Wednesday, December 07, 2005

Story of her life

Ah, Deana Carter, an artist I probably would never have even noticed if it weren’t for the fact that she is a friend of a friend. And thanks to that friend, I had the pleasure of seeing her perform, and meeting her again, at the Universal Amphitheatre last night.

Now, although I do like good country music, no country music fan would consider me a country music fan. The only country artists I like seem to be those that are pretty far outside the mainstream Nashville establishment: Hank Williams 3, Wayne Hancock, and of course, the luscious Dwight Yoakam. But Deana is a wonderful songwriter, more southern folk/rock than country, and therein lies her problem.

After the success of her country album “Did I Shave My Legs for This” and the crossover hit single “Strawberry Wine,” Deana fell off the music map, in spite of great reviews for her subsequent releases. Was it her label’s lack of promotion that contributed to that slide? Oh, yeah. Whether that lack of promotion was a conscious decision to punish an non-conforming artist who wanted her songs produced her way, or whether the label was simply at a loss to promote an artist who didn’t fit one of their rigid molds, I can’t really say. But for sure the label screwed her career. And that’s a shame.

It’s a shame because she has a beautiful voice, her new tunes are tasty, and her band kicks ass, especially her brother and lead guitarist, Jeff Carter. (Deana and Jeff’s dad: legendary session musician Fred Carter.)

Something else that was a shame was the heinousness of the venue last night. The sound quality is good there, but because of Universal’s inexplicable curfew restrictions, the concerts always start way too early for a town where it takes an hour to get ANYWHERE, and hence the opening act, which Deana was, must play to a house that starts out at about 20% capacity and swells to about 60% before her set ends and the 30 minute break between acts begins. So Deana played mostly to an audience that was paying more attention to their nachos than to her.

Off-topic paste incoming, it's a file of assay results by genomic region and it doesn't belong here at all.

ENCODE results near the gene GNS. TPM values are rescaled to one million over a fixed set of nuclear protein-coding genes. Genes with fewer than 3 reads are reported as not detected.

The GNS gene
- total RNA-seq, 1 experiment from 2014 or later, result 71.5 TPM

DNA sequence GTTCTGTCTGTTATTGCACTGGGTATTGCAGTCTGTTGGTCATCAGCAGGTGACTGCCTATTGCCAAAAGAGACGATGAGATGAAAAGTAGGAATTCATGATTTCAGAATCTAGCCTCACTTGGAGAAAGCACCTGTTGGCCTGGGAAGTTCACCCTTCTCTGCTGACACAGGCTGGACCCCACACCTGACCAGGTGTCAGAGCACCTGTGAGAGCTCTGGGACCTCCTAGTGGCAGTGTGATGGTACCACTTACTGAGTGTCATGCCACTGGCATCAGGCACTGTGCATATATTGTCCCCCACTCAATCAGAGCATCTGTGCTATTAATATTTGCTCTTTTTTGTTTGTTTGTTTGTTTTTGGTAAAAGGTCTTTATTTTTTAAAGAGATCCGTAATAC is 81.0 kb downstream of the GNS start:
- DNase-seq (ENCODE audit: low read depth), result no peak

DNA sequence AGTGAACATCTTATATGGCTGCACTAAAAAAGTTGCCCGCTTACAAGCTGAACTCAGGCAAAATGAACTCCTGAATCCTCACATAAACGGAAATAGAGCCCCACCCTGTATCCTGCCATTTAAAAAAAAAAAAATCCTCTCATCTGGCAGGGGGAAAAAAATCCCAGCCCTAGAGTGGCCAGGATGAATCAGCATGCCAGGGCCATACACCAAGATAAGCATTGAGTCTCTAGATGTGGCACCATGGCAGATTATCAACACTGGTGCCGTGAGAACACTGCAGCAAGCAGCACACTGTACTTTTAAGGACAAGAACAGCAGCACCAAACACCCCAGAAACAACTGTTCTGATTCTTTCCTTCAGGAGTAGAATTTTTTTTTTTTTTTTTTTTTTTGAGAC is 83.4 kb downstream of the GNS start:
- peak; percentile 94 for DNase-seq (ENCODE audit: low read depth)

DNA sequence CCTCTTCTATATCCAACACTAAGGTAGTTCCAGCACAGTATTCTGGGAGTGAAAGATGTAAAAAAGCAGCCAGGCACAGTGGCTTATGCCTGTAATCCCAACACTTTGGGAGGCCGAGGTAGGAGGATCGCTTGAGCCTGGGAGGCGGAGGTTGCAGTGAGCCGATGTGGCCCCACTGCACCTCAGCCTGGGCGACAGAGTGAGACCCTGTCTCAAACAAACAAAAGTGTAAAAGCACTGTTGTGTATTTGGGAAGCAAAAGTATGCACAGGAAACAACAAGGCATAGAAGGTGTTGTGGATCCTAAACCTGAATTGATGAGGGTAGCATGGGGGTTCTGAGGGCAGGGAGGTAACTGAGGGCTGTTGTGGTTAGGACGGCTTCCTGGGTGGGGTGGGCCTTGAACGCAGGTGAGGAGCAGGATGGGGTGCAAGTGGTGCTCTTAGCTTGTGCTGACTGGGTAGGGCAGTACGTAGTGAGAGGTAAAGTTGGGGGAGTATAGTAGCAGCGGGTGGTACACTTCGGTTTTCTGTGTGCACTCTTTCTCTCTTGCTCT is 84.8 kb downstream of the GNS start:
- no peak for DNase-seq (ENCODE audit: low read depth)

Also, she seemed a tad subdued, almost mournful. Perhaps the fact that she was opening for Keith Urban, who used to open for her, was not lost on her. Certainly it was his crowd, as evidenced by the faux-country hoochie girls pole-dancing sans pole with conspicuous faux-abandon and the all-hat-no-cattle cowboys who know, and SING, every word of every song and emphasize their favorite parts by thrusting plastic cups of beer into the air. Keith is the new “new” country hottie with the good hair and the ironic name, and although he plays like a demon and mixes up his own well-crafted countryish pop tunes with some well-chosen covers, there’s just something about him that doesn’t sit quite right with me. An exuberance that seems a bit too calculated, perhaps.

I dunno, maybe he just needs to tone down those highlights in his hair a little bit.

But anyway, I’m hoping that the new independent label does well by Deana Carter, and that LA, where she now mostly lives, is a better place for her to make her music. It seems like the Nashville establishment was pretty much done with her, and jesus those pricks can be unforgiving.

Good luck girl. Make more good music.

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